Julia is 16 and wants to apply for a job with a cleaning service after school. She explains on her application that she has helped with a volunteer project to clean a neighbor’s house and has helped with the upkeep of her family home for years. She understands the effects of different cleaning products and what products to avoid on certain surfaces. She also had a reference from a woman she’s babysat for since she was 12, showing she is someone the family trusted since they continued to use her as a sitter.
School Projects/Clubs – School is a great way to show you can prioritize, multi-task, and follow instructions. Being in student clubs and organizations is another way to show you can work well with others and teachers can also be references. When listing current extracurricular activities be careful you aren’t, or will appear, too busy for a job.
Ask people for input – Ask family members and friends what they notice about you. Are you someone they depend on? Are you friendly and easy to get along with? Are you a good problem solver who finds solutions quickly? The people who know you best can point out qualities that would make you someone employers want to hire. Ask multiple people and see which characteristics come up the most. For other ways to recognize your talents and skills fill out the first section of the Career Workshop manual.
Present Your Skills Well
How you present your skills during a job interview is just as important as having the skills.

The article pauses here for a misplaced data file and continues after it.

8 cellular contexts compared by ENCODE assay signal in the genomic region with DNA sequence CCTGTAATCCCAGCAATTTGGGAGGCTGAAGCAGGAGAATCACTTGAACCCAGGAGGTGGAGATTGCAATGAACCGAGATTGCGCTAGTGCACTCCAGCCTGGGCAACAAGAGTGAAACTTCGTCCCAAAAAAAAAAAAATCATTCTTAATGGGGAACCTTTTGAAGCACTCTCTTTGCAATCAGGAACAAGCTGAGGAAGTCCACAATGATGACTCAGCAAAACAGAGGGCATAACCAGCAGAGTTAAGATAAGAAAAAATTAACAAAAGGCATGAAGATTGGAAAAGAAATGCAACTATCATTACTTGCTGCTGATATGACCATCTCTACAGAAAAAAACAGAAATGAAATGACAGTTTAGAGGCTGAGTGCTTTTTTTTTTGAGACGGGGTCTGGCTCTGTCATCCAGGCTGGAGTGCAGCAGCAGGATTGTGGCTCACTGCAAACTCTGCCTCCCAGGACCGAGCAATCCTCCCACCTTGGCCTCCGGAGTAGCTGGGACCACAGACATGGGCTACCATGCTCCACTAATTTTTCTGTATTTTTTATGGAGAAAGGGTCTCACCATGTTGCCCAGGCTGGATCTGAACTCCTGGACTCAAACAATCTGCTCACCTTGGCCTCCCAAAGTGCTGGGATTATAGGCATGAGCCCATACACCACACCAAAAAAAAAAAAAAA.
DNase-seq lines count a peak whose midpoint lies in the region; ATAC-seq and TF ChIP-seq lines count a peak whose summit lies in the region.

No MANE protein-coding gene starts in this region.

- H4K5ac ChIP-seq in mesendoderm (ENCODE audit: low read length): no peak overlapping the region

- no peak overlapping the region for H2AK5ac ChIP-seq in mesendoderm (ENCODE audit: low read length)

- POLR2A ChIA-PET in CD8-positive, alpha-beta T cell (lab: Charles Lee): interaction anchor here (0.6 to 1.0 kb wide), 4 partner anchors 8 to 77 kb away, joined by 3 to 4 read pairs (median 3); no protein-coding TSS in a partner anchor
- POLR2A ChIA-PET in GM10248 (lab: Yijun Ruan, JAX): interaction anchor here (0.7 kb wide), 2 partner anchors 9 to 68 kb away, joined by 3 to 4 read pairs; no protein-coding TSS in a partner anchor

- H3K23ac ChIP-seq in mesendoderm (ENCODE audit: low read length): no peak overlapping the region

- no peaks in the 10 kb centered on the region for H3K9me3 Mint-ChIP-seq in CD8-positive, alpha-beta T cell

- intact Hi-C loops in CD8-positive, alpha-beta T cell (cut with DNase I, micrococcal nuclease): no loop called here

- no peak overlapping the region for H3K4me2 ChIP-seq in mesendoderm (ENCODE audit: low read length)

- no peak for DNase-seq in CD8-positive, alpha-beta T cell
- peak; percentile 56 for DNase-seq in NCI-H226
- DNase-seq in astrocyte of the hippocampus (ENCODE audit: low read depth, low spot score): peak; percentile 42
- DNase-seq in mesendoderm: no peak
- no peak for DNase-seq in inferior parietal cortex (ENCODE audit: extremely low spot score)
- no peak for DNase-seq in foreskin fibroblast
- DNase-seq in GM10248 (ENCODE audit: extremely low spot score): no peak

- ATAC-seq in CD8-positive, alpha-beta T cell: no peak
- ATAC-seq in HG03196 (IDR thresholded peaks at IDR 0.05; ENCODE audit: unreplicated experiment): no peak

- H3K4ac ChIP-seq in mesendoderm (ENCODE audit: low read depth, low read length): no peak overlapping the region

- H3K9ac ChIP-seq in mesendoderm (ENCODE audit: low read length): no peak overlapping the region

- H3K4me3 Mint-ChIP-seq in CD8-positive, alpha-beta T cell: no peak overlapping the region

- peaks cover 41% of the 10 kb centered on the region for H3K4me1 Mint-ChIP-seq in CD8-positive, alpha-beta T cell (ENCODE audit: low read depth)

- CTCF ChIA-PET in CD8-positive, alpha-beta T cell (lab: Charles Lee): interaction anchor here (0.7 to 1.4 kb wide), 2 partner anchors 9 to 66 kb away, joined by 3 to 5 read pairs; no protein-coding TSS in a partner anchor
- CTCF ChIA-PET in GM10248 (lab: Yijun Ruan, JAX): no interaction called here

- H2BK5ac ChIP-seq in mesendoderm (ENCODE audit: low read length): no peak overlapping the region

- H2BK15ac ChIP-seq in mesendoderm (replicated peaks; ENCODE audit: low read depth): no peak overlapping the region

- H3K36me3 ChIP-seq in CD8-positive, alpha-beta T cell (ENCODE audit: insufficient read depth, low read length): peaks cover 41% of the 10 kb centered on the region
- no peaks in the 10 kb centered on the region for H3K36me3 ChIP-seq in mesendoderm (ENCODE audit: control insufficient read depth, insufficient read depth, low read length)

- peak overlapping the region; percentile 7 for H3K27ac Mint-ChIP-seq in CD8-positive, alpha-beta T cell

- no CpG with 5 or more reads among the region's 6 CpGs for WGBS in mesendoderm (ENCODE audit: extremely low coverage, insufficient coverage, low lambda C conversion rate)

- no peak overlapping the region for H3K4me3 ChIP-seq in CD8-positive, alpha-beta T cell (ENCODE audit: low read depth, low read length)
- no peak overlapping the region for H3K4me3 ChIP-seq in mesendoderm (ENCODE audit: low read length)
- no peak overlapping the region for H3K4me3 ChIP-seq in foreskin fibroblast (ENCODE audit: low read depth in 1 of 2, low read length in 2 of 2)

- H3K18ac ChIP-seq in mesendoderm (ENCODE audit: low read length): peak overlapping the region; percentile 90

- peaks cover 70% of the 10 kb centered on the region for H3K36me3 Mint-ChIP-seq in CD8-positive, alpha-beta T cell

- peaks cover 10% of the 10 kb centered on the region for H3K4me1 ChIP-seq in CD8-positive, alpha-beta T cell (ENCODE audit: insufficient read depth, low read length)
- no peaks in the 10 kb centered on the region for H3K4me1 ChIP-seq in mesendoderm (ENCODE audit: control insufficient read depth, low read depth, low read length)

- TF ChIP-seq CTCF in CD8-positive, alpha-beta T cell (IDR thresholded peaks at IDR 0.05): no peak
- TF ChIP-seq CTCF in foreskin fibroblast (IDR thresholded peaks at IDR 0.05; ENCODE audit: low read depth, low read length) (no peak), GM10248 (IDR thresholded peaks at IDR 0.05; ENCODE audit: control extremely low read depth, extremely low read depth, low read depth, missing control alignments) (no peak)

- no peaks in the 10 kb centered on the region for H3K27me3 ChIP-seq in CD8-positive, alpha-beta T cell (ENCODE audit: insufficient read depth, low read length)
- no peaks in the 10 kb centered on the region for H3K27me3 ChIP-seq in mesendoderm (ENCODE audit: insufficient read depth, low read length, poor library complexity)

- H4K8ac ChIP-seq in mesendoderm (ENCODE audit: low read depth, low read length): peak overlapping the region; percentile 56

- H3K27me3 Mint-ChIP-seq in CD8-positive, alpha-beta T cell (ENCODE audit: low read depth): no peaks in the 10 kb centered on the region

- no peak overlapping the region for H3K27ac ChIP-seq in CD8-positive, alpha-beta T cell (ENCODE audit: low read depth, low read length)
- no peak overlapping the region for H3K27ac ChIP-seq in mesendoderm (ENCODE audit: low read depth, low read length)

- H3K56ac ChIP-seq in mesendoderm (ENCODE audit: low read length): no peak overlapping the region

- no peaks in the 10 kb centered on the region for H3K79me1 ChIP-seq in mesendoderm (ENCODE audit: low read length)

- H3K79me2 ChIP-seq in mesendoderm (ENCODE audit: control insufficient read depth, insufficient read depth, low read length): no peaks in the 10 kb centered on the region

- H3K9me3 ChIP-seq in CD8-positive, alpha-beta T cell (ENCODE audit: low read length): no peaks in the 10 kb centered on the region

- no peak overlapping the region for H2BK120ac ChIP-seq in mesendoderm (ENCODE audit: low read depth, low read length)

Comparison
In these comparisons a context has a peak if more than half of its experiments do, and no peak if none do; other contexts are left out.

Keep it short – When the interviewer asks you about a work experience you have a few seconds to answer. Respect their time by sticking to the main point and having prepared answers for questions like “Why would knowing this help you in our work?”
Be polite and honest – Your people skills are being judged the second you enter the room. It is important to have a balance between confident and polite, and the best way to do this is to be honest. You never want to give the impression you’ve done something you really didn’t, or you already know something that you don’t. Having integrity is important not just as an employee but as a person.
Dress appropriately – For a job interview dress one grade above the clothes you would wear for your job. Make sure all clothing is clean, neat, and in good repair. One example is if you are applying for a construction job you wouldn’t want to wear a business suit; instead nice pants and a clean, ironed shirt would work. You don’t want to overdress or appear too casual.
Ask follow-up questions – Having researched the company, you should have a list of questions to ask. Avoid asking about salary or what your hours would be, and focus on what you can do for them. Questions about protocol and where they would want your help shows you’ve already given a lot of thought to this job.
The best way to identify job skills is to have been a good worker at home, school, church, and in the community. By being dedicated to doing the best job possible in everyday things you can show what a good employee you will be, and you will be contributing to bettering not only your life but the lives of those around you.